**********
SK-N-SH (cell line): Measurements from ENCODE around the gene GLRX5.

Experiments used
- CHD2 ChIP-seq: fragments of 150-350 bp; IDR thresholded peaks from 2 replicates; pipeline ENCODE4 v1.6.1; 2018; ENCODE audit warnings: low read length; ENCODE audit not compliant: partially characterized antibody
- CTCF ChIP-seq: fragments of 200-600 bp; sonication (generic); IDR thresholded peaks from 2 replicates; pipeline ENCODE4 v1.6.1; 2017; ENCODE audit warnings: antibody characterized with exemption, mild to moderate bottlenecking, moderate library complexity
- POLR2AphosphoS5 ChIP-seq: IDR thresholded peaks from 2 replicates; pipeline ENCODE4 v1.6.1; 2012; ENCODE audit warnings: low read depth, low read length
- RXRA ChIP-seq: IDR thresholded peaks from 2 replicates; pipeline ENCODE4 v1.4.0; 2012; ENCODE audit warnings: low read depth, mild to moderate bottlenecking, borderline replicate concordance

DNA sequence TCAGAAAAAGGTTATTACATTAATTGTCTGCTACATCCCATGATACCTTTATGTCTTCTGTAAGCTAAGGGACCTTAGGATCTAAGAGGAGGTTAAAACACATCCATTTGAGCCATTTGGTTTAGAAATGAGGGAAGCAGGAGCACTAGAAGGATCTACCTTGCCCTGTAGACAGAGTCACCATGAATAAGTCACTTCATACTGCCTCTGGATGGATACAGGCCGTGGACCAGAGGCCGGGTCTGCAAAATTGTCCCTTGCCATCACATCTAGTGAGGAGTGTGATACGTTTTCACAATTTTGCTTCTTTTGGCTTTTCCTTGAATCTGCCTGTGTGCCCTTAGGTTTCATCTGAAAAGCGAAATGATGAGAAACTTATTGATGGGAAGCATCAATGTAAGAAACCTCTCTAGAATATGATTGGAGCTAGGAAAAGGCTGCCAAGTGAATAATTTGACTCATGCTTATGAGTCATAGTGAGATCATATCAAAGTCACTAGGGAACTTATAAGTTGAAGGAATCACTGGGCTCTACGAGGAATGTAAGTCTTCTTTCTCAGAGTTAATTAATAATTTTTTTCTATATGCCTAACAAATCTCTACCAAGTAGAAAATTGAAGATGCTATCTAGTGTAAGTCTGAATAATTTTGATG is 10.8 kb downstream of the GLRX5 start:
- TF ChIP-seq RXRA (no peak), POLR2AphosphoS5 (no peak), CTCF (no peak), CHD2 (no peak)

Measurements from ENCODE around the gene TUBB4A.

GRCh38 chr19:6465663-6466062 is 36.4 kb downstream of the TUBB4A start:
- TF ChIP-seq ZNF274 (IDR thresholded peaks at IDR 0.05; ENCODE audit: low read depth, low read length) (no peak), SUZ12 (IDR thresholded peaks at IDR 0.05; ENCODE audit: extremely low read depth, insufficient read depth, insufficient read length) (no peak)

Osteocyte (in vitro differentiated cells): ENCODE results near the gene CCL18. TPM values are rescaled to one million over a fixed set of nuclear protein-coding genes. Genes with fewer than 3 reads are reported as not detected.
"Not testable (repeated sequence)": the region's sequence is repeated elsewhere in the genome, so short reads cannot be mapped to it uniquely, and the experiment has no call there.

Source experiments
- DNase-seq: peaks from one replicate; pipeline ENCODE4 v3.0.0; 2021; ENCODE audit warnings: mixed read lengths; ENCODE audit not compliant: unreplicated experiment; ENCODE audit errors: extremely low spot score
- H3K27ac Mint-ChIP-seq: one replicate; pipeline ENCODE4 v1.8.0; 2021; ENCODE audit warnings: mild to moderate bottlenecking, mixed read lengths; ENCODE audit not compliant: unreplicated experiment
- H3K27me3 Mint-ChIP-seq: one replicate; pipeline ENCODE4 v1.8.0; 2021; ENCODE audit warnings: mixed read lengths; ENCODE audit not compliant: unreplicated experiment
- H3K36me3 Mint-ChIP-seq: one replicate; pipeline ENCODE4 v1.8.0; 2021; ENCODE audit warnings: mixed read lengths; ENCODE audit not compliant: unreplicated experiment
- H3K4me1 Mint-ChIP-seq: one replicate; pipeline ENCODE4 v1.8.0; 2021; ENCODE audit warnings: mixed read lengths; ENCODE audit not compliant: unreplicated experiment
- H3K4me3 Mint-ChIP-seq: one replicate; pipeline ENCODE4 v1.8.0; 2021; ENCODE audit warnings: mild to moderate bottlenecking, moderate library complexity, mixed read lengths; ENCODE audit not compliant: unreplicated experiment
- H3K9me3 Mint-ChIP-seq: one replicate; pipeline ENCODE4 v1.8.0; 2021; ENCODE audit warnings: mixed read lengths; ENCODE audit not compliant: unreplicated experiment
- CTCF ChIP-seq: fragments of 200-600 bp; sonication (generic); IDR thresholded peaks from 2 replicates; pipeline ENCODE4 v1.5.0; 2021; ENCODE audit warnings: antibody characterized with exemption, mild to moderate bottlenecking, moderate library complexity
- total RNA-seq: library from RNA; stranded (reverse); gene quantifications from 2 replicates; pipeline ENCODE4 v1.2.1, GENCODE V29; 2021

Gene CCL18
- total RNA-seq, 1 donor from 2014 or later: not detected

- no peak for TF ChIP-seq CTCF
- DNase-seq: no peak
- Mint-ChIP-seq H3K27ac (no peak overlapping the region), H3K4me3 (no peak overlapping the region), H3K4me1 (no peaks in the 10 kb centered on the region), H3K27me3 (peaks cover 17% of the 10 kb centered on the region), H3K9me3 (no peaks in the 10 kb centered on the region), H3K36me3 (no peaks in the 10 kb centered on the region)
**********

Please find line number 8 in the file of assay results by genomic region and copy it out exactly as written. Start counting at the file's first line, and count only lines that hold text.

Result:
- TF ChIP-seq RXRA (no peak), POLR2AphosphoS5 (no peak), CTCF (no peak), CHD2 (no peak)